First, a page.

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Hawala and Alternative Remittance Systems

What is Hawala?

The word “hawala” comes originally from the Arabic language and means transfer or remittance. Hawala provides a fast and cost-effective method for worldwide remittance of money or value, particularly for persons who may be outside the reach of the traditional financial sector. In some nations hawala is illegal, in others the activity is considered a part of the “gray” economy. It is therefore difficult to accurately measure the total volume of financial activity associated with the system, however, it is estimated that the figures are in the tens of billions of dollars, at a minimum. Officials in Pakistan, for example, estimate that more than $7 billion flow into the nation through hawala channels each year. Other Alternative Remittance or Informal Value Transfer Systems include “hundi,” “fei ch ‘ien,” “chit system,” “poey kuan” and the black market peso exchange.

The very features which make hawala attractive to legitimate customers (mainly expatriates remitting money to relatives in their home country) ---efficiency, anonymity, and lack of a paper trail---also make the system attractive for the transfer of illicit funds. As noted in a recent report of the Asia Pacific Group (APG) on Money Laundering, the terrorist events of September 2001 have brought into focus the ease with which alternative remittance and underground banking systems may be utilized to conceal and transfer illicit funds. Not surprisingly, concerns in this area have led many nations to reexamine their regulatory policies and practices in regard to hawala and other alternative remittance systems.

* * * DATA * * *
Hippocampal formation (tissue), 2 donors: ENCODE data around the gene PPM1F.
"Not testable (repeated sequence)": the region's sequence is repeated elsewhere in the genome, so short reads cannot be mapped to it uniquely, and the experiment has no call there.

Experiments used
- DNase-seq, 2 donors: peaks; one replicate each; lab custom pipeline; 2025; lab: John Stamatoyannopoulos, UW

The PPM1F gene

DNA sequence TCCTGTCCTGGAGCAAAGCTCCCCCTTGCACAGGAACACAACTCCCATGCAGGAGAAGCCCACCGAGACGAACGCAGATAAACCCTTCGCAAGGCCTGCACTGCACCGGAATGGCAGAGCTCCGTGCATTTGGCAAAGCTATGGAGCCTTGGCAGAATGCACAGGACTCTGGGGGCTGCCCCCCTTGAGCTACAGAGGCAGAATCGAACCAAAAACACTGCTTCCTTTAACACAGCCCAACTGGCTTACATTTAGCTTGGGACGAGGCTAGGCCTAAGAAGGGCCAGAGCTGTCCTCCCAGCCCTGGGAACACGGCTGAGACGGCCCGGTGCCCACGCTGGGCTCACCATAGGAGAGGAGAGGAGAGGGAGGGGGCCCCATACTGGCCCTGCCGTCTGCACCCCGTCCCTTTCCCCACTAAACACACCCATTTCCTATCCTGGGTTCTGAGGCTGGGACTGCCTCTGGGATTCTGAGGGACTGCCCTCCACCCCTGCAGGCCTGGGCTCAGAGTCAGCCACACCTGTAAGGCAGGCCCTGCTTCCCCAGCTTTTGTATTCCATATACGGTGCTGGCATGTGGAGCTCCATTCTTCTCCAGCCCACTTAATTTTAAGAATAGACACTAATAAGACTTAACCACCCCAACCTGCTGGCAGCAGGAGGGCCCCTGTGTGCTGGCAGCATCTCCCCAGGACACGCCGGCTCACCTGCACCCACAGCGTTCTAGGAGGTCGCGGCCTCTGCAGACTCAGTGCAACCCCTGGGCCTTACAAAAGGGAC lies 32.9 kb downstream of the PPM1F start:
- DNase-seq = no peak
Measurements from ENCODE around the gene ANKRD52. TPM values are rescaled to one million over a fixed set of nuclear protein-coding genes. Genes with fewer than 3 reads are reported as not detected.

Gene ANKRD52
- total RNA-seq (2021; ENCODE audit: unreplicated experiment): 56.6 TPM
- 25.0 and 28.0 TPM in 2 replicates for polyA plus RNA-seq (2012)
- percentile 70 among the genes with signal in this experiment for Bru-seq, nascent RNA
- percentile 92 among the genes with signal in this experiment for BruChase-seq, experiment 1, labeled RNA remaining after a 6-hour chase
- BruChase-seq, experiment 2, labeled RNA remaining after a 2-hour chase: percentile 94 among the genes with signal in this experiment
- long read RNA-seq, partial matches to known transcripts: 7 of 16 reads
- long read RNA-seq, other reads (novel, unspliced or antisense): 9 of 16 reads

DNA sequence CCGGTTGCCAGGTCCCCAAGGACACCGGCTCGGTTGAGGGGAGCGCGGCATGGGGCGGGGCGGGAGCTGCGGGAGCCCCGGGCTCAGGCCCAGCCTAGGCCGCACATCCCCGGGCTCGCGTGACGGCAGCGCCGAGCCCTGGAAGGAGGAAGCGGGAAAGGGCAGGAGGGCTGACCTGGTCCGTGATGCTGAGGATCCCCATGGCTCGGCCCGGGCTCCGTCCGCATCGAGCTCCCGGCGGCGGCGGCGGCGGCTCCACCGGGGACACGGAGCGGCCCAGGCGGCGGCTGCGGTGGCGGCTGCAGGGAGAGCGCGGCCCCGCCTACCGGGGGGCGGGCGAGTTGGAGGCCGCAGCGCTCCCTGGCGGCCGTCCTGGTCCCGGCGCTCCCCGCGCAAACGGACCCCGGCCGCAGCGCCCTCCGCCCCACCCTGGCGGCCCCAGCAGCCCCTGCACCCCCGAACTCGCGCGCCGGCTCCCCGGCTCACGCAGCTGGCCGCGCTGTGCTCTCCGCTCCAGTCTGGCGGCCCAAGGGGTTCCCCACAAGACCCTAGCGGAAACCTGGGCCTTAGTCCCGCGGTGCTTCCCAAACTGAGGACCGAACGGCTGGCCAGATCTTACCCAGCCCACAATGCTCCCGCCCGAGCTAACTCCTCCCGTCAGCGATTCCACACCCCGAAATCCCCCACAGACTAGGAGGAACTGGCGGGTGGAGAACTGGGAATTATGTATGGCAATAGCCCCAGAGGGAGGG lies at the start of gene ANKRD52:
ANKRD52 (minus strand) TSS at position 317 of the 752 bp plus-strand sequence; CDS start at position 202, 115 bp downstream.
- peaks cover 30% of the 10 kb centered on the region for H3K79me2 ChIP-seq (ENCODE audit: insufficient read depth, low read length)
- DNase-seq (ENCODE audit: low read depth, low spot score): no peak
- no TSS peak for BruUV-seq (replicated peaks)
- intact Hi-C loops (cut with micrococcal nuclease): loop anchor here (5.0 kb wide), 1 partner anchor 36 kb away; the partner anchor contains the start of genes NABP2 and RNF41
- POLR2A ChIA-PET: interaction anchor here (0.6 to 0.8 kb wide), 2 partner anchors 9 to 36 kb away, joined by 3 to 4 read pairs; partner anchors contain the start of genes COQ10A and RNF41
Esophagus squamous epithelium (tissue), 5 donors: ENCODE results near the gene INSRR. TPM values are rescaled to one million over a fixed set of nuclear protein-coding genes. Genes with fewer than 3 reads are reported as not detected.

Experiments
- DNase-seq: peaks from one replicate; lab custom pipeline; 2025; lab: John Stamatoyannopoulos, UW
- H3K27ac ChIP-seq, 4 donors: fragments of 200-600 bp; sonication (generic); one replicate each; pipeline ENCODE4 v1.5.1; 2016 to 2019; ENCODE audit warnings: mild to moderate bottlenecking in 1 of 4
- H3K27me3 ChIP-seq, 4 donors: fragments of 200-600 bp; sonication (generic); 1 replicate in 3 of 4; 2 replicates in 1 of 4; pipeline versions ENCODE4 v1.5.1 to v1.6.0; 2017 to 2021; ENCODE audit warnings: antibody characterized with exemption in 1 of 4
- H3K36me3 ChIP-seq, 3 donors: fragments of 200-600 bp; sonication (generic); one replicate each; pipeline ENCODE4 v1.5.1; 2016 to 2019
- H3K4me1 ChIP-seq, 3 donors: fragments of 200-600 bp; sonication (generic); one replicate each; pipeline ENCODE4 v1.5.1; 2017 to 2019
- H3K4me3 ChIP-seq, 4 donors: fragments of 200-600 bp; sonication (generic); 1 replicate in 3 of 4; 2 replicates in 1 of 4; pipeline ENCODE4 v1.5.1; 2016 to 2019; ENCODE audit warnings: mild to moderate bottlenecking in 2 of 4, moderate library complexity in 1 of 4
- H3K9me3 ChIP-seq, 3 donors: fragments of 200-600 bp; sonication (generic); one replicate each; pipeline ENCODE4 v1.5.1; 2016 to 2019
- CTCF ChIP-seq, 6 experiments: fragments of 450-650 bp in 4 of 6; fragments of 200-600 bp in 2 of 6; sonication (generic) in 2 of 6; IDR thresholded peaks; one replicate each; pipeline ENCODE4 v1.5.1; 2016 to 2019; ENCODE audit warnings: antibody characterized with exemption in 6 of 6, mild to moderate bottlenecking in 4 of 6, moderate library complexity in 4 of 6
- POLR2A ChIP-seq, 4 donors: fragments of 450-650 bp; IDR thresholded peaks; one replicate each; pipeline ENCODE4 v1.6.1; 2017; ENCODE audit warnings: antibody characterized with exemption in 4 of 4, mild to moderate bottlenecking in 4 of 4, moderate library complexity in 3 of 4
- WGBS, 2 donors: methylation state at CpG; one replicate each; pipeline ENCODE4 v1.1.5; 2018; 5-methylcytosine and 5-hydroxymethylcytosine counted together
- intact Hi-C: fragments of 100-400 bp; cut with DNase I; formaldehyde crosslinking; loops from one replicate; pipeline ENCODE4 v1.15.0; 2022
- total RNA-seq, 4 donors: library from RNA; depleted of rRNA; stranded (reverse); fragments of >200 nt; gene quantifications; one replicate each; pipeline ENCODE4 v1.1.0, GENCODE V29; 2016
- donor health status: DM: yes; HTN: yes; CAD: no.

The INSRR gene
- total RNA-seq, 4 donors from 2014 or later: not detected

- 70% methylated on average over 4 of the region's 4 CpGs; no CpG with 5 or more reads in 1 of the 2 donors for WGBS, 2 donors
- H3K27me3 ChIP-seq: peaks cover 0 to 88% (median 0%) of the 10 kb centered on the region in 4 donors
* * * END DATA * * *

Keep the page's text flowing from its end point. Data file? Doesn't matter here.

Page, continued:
What is Being Done to Address Hawala?

On October 31, 2001 the Financial Action Task Force (FATF) released the Eight Special Recommendations on Terrorist Financing which, when combined with the FATF Forty Recommendations on money laundering, set out the basic framework to detect, prevent, and suppress the financing of terrorism and terrorist acts. Special Recommendation Six deals with alternative remittance and contains three major elements:

  • Jurisdictions should require licensing or registration of persons or legal entities providing money/value transmission services, including through informal systems or networks.
  • Jurisdictions should ensure that money/value transmission services, including informal systems or networks, are subject to FATF Recommendations 10-12 and 15.
  • Jurisdictions should be able to impose sanctions on money/value transmission services, including informal systems or networks, that fail to obtain a license/register and that fail to comply with relevant FATF Recommendations.

US Treasury Department

Financial Action Task Force (FATF) Material on Hawala/ARS

Financial Crimes Enforcement Network (FinCEN) Material on Hawala/ARS


Asia Pacific Group (APG) Reports on ARS

Last Updated: 12/3/2010 9:57 PM